Celine Sciamma Had Titanic On Her Mind While Making Portrait Of A Lady On Fire

Céline Sciamma's "Portrait of a Lady on Fire," as described in /Film's review of the film, is an evocative story of love, lust, and longing. A profoundly cinematic story, the French language period drama tells the story of the budding romance between Héloïse, an aristocrat, and Marianne, the woman who will paint her portrait. "Portrait of a Lady on Fire" illustrates a visceral queer romance — Sciamma places queer women of the past at the center of her story and tells a tale through art and yearning. 

Throughout cinema's history, female characters have been gazed at without consent. Sciamma's film subverts the male gaze. Héloïse and Marianne meet each other halfway; there's no power dynamic because there's equality between them ... and, as Sciamma suggests, "emancipation." As for the filmmaker's influences and inspiration while making the movie, Sciamma has named "Titanic" to be a powerful one.

Equality and emancipation

During a 2020 interview with Vox, Sciamma went over the parallels between "Titanic" and "Portrait of a Lady on Fire," both of which are primarily told in flashbacks and tackle forbidden love. The filmmaker believes a big reason behind the success of "Titanic" was because it was a love story with "equality and with emancipation."

Like "Titanic," "Portrait of a Lady on Fire" tells the story of two people who are romantically involved but cannot be together. In the former film, Rose (Kate Winslet) has a fiancé, and then her status as an aristocrat separates her from being with Jack (Leonardo DiCaprio). In the latter, there's class division, sure, and the fact that they're both women living in a world that hasn't learned to understand them yet.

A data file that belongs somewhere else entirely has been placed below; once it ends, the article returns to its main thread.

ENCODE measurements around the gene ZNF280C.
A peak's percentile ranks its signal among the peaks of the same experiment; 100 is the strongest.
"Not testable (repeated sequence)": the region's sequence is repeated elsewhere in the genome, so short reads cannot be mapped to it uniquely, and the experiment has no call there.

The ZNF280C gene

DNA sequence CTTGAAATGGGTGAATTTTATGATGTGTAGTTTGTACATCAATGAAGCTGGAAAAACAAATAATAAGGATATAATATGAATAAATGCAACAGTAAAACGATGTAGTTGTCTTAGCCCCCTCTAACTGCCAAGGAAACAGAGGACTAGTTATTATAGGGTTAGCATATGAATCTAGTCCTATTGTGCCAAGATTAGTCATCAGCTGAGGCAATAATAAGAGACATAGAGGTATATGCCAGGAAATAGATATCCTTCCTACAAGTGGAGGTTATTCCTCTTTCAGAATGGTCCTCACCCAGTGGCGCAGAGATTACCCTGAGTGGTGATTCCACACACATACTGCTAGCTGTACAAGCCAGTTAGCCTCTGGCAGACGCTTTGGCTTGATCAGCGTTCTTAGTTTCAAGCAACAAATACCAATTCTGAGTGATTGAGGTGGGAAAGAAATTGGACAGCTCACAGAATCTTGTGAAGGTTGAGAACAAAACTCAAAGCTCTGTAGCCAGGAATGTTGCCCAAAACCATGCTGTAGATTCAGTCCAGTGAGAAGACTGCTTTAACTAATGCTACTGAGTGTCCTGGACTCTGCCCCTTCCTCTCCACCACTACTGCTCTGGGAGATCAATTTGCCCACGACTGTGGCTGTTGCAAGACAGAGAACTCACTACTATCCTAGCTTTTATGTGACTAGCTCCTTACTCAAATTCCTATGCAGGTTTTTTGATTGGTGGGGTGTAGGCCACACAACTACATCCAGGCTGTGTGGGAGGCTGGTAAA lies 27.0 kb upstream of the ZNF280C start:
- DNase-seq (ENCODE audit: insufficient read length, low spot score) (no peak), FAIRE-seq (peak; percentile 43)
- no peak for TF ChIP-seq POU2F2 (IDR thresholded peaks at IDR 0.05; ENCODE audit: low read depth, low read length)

From the very onset, you know there's little chance both love stories will have a happy ending. When talking about "Titanic," Sciamma described the film as "totally queer," pointing out that DiCaprio's appearance was "androgynous" at the time. Additionally, Winslet and DiCaprio weren't well-known stars, so "there was no power dynamic between them." Furthermore, the filmmaker pointed out why she believed "Titanic" was successful — and she credits it to its earnest love story. 

"DiCaprio and Kate Winslet were both not known — not stars — so there was no power dynamic between them. Like, if you look at the sex scene in Titanic, she's on top. He's the one who's being totally fragile and insecure. I think it was a huge success because it's a love story with equality and with emancipation."

'The movies are in dialogue'

Sciamma admitted to having thought about James Cameron's masterpiece quite a bit since it told the present state of a love story — and its memory. It wasn't about a love that lasted an eternity — it was about being liberated by love.

"I think the movies are in dialogue. I thought a lot about Titanic because it's also the present of a love story and the memory of a love story. A successful love story should not be about eternal possession. No, it should be about emancipation. And it is an emancipation story, because maybe [Kate Winslet's character in Titanic] lost this love, but we see her being free and riding horses and wearing pants. It's all about emancipation."

Sciamma disagrees that a love story's success is defined by the time it survives. Jack's tragic death in "Titanic" isn't the end of Rose's story and doesn't signify its end. She continues to live out her days, even if the memories of their time together sometimes haunt her.

"The success of a love story is not about how long it lasts. It's not about ending your life together. Him dying is tragic, but it's not the end of the story. In equality, there is emancipation."

Interestingly, both "Titanic" and "Portrait of a Lady on Fire" unravel by women looking at mementos that take them back in time, reminding them of the romance they encountered years ago. The death of a relationship doesn't necessarily signify the end of love, which is an idea that both moves explore in their final moments.